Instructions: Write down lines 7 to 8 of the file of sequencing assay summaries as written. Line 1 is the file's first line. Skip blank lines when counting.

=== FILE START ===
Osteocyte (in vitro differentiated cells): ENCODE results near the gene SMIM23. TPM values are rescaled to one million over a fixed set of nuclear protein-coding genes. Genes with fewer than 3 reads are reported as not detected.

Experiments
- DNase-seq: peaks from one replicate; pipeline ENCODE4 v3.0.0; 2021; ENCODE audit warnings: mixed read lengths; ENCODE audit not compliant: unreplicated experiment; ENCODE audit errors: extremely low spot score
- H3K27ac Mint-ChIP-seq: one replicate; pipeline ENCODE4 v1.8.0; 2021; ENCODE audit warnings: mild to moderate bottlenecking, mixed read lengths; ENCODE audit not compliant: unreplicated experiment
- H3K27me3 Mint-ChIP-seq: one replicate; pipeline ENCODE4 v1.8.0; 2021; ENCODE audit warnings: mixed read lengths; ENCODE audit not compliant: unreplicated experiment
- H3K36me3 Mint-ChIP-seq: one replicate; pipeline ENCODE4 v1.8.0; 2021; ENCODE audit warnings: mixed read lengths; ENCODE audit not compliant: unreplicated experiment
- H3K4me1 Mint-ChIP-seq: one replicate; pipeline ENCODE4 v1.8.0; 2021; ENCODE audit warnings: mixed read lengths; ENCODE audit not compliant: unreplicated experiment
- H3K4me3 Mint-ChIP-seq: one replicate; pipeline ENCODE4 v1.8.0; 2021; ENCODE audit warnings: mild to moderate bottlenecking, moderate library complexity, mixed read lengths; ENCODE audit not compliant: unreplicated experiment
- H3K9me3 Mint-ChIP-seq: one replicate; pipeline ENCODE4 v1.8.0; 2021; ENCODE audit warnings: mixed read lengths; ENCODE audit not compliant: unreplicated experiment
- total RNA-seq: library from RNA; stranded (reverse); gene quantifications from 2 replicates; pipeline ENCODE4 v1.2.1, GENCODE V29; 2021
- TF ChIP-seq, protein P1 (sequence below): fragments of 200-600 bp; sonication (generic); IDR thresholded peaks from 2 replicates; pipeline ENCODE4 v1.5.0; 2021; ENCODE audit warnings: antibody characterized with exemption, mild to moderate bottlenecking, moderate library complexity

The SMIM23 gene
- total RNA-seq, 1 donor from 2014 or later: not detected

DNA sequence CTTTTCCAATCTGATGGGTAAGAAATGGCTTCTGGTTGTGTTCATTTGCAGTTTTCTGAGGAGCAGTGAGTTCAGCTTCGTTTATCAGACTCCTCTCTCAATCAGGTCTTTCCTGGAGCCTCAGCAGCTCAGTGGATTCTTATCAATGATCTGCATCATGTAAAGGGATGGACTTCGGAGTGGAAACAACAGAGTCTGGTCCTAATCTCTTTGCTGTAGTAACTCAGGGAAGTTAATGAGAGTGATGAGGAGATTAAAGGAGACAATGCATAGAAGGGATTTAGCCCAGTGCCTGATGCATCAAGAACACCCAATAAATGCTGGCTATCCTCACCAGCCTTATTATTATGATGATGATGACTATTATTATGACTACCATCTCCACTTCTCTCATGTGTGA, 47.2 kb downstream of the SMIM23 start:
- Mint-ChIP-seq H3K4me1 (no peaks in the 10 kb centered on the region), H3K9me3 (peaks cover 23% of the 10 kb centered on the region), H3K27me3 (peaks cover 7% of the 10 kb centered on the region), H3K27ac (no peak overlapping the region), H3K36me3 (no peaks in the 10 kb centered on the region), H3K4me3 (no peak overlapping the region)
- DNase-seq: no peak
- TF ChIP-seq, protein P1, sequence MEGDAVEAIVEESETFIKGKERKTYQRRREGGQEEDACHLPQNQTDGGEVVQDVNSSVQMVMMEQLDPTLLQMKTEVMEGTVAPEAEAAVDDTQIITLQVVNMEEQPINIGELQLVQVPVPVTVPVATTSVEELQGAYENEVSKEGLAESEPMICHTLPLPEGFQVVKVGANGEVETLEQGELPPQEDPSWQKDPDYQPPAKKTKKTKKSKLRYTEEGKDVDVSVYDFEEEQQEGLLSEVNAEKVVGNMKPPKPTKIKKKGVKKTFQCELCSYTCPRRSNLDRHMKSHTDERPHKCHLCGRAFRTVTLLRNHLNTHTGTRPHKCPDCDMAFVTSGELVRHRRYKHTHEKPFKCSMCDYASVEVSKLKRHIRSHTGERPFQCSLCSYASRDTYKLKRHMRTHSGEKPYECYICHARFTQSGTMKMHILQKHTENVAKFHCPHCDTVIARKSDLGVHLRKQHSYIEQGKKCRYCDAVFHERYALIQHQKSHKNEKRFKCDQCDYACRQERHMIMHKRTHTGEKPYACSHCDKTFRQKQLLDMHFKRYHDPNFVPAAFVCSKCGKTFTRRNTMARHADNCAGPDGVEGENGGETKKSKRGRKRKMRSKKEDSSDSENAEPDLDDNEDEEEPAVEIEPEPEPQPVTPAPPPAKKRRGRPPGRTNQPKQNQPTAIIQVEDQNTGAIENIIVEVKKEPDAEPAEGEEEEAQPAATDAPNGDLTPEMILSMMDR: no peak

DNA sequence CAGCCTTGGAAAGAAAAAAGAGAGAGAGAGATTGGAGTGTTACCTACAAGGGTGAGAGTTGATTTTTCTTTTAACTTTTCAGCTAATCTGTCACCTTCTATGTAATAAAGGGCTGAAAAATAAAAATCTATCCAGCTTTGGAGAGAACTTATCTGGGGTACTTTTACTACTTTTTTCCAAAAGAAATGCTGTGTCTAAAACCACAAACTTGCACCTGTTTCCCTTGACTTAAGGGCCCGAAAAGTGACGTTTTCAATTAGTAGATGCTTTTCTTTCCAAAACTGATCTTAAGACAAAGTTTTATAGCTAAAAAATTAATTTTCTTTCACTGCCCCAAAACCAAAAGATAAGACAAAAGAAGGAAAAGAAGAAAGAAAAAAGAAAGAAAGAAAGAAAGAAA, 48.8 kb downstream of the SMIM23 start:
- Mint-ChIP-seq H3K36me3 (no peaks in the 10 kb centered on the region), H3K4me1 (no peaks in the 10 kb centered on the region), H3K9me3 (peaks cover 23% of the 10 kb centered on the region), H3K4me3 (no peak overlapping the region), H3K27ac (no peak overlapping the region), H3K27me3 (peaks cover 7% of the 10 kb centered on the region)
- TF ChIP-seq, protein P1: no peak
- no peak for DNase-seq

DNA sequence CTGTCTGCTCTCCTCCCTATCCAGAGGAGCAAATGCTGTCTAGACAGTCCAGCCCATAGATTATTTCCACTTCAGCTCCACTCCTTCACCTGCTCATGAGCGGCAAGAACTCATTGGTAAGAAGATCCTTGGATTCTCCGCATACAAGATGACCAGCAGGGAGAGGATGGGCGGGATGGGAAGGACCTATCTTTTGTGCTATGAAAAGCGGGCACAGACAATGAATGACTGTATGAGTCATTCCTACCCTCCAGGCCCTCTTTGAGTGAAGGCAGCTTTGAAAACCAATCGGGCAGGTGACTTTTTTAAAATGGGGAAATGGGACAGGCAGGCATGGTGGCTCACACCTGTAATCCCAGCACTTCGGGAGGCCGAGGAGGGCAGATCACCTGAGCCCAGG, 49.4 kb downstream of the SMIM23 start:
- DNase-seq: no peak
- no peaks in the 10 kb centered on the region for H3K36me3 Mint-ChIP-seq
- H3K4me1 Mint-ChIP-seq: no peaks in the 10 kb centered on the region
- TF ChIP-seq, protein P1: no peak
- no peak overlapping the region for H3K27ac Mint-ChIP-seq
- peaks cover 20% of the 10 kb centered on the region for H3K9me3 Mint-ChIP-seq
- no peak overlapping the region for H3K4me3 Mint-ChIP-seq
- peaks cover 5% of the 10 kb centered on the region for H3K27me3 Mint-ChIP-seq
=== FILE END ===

- H3K4me1 Mint-ChIP-seq: one replicate; pipeline ENCODE4 v1.8.0; 2021; ENCODE audit warnings: mixed read lengths; ENCODE audit not compliant: unreplicated experiment
- H3K4me3 Mint-ChIP-seq: one replicate; pipeline ENCODE4 v1.8.0; 2021; ENCODE audit warnings: mild to moderate bottlenecking, moderate library complexity, mixed read lengths; ENCODE audit not compliant: unreplicated experiment